Photo: Latinos live in most polluted cities
Today the Center for American Progress released a new issue brief, “Why the EPA Is Important for Latino Families,” by Jorge Madrid and Valeri Vasquez. The brief details how conservative politicians’ efforts to attack, defund, and even abolish the Environmental Protection Agency would risk the health of many Americans, in particular Latinos. According to the report, Latinos will be disproportionately impacted by cuts to the EPA because they tend to live or work near high-polluting areas and have a higher risk of contracting respiratory diseases.
According to the authors, among other things:
• 66 percent of U.S. Latinos—25.6 million people—live in areas that do not meet the federal government’s safe air quality standards.
• Seven out of the 25 worst-polluted U.S. cities have Latino populations of more than 40 percent.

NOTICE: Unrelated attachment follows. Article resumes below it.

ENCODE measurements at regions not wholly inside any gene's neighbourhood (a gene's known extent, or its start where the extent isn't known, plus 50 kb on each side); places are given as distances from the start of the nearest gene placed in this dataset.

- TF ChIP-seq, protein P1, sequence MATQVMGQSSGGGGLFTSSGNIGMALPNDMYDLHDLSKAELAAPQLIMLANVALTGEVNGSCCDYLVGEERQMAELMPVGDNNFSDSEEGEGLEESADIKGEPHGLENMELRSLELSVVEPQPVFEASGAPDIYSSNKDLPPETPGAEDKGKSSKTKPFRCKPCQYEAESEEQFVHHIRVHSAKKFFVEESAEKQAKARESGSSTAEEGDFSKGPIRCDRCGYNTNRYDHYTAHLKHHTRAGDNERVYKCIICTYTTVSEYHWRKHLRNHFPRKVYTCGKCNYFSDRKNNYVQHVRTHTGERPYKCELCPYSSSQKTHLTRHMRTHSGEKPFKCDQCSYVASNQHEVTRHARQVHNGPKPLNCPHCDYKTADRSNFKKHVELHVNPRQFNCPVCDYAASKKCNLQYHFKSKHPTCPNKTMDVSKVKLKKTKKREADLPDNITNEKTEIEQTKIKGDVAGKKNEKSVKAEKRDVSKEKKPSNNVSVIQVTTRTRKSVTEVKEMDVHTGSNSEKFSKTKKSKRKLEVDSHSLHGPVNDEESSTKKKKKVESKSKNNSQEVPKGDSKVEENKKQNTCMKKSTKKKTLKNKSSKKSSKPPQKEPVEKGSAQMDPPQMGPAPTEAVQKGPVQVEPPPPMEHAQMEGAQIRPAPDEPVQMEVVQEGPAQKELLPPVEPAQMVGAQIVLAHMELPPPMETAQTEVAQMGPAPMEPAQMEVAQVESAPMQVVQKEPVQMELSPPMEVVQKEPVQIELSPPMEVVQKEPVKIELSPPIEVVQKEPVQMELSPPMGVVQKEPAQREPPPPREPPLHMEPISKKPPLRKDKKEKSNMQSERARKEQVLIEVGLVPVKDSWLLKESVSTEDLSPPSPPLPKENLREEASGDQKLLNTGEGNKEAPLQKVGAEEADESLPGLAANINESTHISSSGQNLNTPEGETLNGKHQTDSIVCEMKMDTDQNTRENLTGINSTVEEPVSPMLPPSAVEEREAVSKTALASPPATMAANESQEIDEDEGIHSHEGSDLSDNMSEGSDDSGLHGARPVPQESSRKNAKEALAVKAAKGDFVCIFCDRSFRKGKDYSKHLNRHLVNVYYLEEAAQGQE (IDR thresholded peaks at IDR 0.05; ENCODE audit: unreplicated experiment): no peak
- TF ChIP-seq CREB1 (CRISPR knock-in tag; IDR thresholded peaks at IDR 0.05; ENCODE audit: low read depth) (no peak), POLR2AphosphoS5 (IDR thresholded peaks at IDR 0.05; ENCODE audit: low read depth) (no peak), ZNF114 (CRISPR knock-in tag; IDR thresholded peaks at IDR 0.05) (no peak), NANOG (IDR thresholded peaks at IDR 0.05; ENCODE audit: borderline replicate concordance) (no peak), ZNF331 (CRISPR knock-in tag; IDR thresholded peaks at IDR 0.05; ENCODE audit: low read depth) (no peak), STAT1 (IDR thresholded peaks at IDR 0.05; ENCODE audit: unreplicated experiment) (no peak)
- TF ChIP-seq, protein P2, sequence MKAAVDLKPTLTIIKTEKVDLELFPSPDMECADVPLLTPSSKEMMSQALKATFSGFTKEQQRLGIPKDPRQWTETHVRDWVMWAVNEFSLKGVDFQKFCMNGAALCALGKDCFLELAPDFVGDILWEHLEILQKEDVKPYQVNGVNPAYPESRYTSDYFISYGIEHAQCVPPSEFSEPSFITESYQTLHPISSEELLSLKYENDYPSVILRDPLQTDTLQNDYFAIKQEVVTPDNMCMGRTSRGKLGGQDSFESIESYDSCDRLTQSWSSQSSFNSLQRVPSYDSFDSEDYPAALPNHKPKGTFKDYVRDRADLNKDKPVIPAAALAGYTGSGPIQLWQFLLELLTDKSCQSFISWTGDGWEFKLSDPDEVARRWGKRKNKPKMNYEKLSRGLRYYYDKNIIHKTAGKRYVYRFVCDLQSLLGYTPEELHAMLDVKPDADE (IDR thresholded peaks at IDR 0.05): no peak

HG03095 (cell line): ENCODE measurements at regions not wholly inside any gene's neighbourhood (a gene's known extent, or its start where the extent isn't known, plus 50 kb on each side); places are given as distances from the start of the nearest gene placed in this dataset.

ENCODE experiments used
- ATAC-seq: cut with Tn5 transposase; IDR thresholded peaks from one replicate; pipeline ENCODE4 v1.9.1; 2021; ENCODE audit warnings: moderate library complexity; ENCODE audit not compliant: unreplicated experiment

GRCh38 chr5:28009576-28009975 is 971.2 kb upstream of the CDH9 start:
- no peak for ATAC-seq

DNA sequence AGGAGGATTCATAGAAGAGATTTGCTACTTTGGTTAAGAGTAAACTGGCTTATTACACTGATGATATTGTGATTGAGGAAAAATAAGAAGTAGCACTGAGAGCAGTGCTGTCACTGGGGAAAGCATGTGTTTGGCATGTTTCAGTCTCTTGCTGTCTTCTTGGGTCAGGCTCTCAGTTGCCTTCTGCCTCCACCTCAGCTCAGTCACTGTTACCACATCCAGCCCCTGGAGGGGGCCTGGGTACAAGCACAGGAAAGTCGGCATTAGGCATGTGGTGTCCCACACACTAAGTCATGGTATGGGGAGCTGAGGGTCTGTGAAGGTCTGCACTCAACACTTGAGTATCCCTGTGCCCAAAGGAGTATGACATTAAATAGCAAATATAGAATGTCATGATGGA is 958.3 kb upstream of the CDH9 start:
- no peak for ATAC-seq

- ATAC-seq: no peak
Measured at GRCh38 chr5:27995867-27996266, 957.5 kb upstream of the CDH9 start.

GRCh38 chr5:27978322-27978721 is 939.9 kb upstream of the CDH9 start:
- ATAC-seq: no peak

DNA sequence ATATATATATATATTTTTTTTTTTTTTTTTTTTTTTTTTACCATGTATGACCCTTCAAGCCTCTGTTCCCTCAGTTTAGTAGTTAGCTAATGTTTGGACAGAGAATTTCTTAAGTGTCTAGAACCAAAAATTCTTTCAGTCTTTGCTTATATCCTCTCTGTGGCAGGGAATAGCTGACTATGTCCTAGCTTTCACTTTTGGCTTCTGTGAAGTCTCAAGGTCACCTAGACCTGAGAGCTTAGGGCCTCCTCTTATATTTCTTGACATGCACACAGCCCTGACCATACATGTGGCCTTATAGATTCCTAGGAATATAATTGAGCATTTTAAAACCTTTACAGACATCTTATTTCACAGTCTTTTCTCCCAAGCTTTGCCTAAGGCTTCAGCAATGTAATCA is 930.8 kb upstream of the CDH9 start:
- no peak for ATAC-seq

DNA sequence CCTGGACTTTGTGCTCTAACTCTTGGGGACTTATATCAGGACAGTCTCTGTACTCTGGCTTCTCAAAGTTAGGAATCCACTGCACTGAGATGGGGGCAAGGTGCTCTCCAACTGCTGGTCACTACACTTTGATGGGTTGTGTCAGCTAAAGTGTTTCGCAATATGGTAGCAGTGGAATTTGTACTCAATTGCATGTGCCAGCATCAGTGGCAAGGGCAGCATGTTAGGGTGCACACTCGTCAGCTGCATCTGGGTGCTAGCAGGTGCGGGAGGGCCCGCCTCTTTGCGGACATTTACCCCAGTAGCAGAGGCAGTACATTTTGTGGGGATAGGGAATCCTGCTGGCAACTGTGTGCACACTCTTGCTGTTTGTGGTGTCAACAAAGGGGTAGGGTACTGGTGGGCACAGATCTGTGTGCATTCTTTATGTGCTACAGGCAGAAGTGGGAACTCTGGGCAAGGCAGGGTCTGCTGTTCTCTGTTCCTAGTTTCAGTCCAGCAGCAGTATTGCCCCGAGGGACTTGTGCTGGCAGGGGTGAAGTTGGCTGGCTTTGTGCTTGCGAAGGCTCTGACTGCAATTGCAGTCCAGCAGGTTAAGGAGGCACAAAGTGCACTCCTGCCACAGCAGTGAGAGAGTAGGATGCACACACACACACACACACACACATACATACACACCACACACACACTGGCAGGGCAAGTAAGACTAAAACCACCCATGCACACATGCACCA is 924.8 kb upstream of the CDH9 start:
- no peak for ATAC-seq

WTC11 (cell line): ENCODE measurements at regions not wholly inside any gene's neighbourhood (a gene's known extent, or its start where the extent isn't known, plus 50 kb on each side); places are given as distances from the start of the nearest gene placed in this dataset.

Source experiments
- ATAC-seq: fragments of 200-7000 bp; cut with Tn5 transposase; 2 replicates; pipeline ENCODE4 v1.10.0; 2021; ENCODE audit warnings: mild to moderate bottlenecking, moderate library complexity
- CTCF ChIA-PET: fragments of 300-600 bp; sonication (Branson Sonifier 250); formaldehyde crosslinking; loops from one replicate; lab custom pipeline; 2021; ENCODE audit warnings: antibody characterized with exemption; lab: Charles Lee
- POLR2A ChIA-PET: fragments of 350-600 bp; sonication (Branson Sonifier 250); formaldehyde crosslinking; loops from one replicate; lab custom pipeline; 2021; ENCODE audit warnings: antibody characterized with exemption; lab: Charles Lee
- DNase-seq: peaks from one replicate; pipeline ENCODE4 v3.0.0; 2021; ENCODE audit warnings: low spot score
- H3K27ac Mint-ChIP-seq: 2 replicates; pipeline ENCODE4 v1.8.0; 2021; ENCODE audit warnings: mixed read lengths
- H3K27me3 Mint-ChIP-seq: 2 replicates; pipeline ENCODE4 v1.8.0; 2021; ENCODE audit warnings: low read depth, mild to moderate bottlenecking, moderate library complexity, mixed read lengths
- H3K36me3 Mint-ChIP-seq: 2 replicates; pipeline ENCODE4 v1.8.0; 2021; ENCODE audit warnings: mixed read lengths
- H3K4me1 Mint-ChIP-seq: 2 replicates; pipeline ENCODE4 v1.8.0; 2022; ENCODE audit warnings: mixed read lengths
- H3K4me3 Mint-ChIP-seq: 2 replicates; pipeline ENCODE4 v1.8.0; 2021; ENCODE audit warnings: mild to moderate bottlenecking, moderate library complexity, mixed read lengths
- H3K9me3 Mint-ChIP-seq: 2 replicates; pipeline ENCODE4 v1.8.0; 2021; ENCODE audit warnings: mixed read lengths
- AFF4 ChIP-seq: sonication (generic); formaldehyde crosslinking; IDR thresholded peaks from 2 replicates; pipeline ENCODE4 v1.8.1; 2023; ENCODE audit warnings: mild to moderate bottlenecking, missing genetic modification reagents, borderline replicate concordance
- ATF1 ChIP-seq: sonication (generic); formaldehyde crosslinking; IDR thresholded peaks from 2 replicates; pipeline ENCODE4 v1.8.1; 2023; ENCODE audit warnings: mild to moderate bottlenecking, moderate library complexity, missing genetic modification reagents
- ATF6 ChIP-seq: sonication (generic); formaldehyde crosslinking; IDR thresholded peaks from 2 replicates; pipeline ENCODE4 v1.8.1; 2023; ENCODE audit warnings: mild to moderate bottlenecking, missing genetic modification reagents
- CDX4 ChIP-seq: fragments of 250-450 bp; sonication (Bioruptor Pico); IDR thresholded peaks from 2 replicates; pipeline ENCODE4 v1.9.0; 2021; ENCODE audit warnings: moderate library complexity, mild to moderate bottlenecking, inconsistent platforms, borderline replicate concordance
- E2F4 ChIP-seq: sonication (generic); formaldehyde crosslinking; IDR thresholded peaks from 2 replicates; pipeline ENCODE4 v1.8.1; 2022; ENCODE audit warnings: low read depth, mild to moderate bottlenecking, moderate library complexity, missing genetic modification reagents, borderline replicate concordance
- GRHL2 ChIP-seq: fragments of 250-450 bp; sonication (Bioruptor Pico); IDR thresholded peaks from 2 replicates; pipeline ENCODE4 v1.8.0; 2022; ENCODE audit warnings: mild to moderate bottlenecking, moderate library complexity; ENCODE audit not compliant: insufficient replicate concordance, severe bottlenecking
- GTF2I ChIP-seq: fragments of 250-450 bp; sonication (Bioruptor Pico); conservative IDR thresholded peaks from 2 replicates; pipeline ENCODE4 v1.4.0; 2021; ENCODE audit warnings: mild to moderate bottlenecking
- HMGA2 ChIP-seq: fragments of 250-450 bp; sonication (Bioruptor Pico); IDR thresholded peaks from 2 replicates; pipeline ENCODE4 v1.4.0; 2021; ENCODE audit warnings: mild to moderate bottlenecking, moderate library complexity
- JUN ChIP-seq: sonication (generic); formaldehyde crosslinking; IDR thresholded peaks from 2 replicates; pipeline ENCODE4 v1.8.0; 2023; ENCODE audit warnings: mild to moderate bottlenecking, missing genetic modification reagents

• The average Latino population in the 10 worst-polluted U.S. cities is 33 percent.
• The vast majority—nearly 88 percent—of our nation’s farm workers are Latino, and these employees and their families are regularly exposed to harmful pesticides in both the air and water.
“Latinos’ problems are magnified by funding cuts to the EPA, since they already live in urban environments where higher levels of air pollution occurs, and are generally underinsured, so they feel the cost of air pollution financially,” said Adrianna Quintero from the Natural Resources Defense Council.